COSTA RICA VOLCANOES
Take a look at Arenal, Turrialba, and Irazu volcanoes in this slideshow.
Now you can see why they are must-sees for many people on their Costa Rica vacation.
This tiny country has 112 of them!
Think that if you’ve seen one, you’ve seen ’em all? Think again.
This section shows only 5 but you’ll clearly see that each has its own very distinct personality.
All close, all waiting to be discovered by you when you travel to Costa Rica.
Volcanoes are Even on the Costa Rica Flag!
Volcanoes are so much a part of this country that they are in the very fabric and design of the Costa Rica flag.
Designed by Costa Rica’s first first-lady it has proved to be prescient.
Mighty Arenal, First Among Many
Everywhere you travel, these beautiful monsters are close-by.
Arenal is world-famous. Just three hours out of San Jose, this majestic pinnacle sporadically erupts in fiery and earth-rumbling displays year-round.
On your Costa Rica vacation to this mountain, you’ll find lots of adventures awaiting. There are family horseback rides through the jungles with exotic birds and Howler Monkeys.
Spectacular waterfalls are within hiking distance and white-water rafting can be experienced by the whole family.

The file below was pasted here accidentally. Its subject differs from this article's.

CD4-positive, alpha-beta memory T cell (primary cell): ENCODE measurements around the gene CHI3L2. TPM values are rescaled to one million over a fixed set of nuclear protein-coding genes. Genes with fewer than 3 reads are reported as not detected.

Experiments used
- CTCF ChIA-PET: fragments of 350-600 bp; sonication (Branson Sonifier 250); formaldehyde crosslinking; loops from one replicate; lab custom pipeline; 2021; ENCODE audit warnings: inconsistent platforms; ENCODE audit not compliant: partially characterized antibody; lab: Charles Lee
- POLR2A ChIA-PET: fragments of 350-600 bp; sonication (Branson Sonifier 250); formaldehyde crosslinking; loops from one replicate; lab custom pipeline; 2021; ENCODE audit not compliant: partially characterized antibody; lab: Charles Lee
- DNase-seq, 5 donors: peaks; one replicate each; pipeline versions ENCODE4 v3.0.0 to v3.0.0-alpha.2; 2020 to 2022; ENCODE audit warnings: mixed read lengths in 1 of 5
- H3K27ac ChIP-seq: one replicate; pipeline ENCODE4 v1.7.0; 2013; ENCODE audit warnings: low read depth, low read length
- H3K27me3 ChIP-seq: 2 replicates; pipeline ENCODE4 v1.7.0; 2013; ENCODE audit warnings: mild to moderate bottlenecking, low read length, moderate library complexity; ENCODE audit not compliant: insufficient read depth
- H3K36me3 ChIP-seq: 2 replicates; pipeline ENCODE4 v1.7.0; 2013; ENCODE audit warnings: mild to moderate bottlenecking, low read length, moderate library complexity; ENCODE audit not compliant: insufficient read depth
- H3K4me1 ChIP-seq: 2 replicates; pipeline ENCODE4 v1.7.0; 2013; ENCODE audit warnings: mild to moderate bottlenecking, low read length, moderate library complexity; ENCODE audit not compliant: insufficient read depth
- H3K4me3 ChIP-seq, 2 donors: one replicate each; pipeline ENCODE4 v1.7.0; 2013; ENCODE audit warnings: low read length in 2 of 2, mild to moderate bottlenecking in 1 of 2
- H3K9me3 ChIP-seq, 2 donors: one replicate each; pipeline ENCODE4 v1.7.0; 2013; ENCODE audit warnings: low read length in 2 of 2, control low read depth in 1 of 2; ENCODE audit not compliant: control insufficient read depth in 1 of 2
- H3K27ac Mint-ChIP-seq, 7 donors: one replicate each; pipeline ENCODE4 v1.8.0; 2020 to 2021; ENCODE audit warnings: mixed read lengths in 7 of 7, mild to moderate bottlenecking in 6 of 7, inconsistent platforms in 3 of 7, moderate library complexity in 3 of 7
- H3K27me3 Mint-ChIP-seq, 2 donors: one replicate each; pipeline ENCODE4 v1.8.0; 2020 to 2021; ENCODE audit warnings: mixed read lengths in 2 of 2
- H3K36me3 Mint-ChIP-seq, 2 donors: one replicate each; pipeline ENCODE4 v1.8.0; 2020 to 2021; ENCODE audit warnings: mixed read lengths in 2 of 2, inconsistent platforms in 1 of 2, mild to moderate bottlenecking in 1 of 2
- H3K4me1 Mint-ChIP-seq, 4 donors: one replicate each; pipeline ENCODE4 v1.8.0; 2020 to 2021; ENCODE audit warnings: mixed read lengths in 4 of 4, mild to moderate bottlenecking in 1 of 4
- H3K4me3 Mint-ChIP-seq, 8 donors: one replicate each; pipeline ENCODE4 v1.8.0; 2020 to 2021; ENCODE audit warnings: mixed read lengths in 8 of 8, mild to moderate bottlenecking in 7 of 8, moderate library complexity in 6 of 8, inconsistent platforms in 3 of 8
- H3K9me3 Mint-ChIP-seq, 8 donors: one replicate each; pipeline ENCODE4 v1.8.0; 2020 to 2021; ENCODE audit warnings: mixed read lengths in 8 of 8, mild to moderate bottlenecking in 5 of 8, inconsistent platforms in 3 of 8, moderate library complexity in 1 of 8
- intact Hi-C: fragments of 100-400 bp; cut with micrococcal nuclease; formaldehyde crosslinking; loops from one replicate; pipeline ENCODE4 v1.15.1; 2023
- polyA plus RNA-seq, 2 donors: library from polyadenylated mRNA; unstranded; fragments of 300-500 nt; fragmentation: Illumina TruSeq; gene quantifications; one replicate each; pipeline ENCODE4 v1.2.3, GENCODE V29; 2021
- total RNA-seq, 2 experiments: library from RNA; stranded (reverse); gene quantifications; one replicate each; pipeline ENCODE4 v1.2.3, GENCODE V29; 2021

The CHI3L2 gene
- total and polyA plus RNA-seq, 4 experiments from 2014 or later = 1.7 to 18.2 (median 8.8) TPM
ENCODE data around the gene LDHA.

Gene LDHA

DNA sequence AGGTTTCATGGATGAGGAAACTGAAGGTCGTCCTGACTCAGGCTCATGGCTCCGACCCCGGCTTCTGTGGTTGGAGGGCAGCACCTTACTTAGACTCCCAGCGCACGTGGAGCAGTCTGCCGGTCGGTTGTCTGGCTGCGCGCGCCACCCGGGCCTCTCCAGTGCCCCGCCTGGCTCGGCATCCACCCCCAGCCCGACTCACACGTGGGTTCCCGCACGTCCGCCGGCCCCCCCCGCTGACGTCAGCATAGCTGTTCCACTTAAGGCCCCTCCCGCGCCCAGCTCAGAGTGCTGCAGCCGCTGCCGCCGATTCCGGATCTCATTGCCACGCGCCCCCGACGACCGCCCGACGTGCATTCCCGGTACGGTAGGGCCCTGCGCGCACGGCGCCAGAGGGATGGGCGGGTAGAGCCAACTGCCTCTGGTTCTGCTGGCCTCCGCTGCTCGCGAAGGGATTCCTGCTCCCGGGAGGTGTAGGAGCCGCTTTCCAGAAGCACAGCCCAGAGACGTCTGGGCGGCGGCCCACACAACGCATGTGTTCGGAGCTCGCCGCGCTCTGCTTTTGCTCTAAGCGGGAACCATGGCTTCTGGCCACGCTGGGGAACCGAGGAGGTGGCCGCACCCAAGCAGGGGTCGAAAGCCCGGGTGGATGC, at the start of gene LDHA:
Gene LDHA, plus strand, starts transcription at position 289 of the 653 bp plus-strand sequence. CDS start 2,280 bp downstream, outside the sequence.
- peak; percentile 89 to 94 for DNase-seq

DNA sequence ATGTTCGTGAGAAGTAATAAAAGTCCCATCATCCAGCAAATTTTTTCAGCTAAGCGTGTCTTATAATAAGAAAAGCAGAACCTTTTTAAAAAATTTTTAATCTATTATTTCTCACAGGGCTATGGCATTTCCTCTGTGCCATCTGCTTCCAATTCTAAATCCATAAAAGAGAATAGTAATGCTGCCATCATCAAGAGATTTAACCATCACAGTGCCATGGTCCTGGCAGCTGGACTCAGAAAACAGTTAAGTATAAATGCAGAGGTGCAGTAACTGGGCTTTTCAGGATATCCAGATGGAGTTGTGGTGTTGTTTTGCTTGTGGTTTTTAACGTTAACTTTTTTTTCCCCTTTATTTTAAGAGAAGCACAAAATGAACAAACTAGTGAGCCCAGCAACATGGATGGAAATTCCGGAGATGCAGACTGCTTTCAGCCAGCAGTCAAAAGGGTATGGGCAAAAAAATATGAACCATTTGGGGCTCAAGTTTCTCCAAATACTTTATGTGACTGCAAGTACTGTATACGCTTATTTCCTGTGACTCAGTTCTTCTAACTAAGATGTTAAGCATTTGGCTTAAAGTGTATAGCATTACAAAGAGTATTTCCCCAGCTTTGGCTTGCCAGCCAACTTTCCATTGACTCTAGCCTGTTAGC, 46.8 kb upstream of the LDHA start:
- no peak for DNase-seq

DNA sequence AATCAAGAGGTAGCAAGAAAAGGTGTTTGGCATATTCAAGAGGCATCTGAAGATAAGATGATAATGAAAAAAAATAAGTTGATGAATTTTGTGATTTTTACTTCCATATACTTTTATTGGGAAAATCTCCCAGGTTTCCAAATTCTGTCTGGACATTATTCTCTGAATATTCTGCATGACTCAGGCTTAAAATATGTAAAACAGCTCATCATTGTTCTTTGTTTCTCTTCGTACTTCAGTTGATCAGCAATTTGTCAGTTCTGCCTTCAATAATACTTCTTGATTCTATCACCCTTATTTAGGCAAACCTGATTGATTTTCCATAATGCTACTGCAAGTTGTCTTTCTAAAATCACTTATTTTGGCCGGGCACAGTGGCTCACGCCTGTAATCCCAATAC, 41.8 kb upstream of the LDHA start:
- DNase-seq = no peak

You’ll be able to zip along on canopy lines high in the trees and even swing like Tarzan (while everybody laughs when you become white as a ghost).
If you like to fish or windsurf, Lake Arenal, in the shadow of the giant, is the place for you.
And, if you’re really brave. . . or totally nuts, you can bungee jump in La Fortuna.
Or, perhaps, you prefer sitting in volcanic hot springs watching the eruption while sipping your daiquiri. You can do that, too, on your Costa Rica vacation to Arenal Volcano
One thing you cannot do is climb Arenal when you travel to Costa Rica. You may be crazy enough to want to but enough climbers have been killed that the government won’t let you be the next in line.
Around Lake Arenal: So Many Things to Do!
And, be sure to go to Lake Arenal while you’re visiting Arenal volcano. It’s just a short, lovely drive and the lake is a very special place.
There are so many things to do at the lake itself you’ll want to spend at least a couple of days here, I promise you.
Great fishing, world-class windsurfing, kayak exploration, horseback riders, and even a REAL SWISS HOTEL that you’ll reach after riding a REAL SWISS TRAIN. There’s so much to do at this lake, I’ve devoted an entire webpage to it. Yep, it’s all here!
Poas: Magnificence in the Central Valley
Just a handful of miles from San Jose International Airport is Poas National Park, dominated by Poas. This is a very popular volcano for Ticos (Costa Ricans) and vacationers alike.
Now eleven million years old and still dancing (just ask the tourists who, on Christmas Day 2009, witnessed its awesome power when it suddenly shot rocks and steam hundreds of feet in the air), it’s Poas Volcano.
As you travel up the mountain, you’ll be surrounded by coffee plantations giving rise to year-round strawberry fields. Be sure to stop at one of the many roadsides stands for special treats!